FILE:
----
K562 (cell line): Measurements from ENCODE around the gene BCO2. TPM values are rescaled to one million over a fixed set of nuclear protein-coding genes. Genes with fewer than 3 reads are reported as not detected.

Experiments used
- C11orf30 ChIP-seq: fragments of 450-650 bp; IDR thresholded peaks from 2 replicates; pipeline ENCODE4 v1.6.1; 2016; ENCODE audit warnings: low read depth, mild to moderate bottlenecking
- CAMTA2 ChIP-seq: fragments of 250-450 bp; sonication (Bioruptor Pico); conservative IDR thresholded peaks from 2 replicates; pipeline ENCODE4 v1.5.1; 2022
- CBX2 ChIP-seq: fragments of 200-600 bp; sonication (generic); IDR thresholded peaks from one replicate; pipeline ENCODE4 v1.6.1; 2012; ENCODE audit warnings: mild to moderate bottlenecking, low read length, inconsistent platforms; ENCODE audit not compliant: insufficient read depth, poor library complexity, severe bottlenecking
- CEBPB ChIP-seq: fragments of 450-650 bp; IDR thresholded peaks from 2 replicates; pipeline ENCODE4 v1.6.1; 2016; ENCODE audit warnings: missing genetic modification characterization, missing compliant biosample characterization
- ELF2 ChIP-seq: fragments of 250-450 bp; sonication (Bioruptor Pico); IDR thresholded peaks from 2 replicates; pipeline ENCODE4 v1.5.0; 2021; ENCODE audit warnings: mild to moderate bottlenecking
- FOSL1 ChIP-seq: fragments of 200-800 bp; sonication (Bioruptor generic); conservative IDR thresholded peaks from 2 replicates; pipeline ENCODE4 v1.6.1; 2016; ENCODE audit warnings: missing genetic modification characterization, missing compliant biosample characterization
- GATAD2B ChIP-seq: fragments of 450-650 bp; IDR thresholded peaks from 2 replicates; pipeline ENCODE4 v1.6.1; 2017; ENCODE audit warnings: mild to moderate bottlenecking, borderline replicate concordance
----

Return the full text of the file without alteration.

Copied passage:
K562 (cell line): Measurements from ENCODE around the gene BCO2. TPM values are rescaled to one million over a fixed set of nuclear protein-coding genes. Genes with fewer than 3 reads are reported as not detected.

Experiments used
- C11orf30 ChIP-seq: fragments of 450-650 bp; IDR thresholded peaks from 2 replicates; pipeline ENCODE4 v1.6.1; 2016; ENCODE audit warnings: low read depth, mild to moderate bottlenecking
- CAMTA2 ChIP-seq: fragments of 250-450 bp; sonication (Bioruptor Pico); conservative IDR thresholded peaks from 2 replicates; pipeline ENCODE4 v1.5.1; 2022
- CBX2 ChIP-seq: fragments of 200-600 bp; sonication (generic); IDR thresholded peaks from one replicate; pipeline ENCODE4 v1.6.1; 2012; ENCODE audit warnings: mild to moderate bottlenecking, low read length, inconsistent platforms; ENCODE audit not compliant: insufficient read depth, poor library complexity, severe bottlenecking
- CEBPB ChIP-seq: fragments of 450-650 bp; IDR thresholded peaks from 2 replicates; pipeline ENCODE4 v1.6.1; 2016; ENCODE audit warnings: missing genetic modification characterization, missing compliant biosample characterization
- ELF2 ChIP-seq: fragments of 250-450 bp; sonication (Bioruptor Pico); IDR thresholded peaks from 2 replicates; pipeline ENCODE4 v1.5.0; 2021; ENCODE audit warnings: mild to moderate bottlenecking
- FOSL1 ChIP-seq: fragments of 200-800 bp; sonication (Bioruptor generic); conservative IDR thresholded peaks from 2 replicates; pipeline ENCODE4 v1.6.1; 2016; ENCODE audit warnings: missing genetic modification characterization, missing compliant biosample characterization
- GATAD2B ChIP-seq: fragments of 450-650 bp; IDR thresholded peaks from 2 replicates; pipeline ENCODE4 v1.6.1; 2017; ENCODE audit warnings: mild to moderate bottlenecking, borderline replicate concordance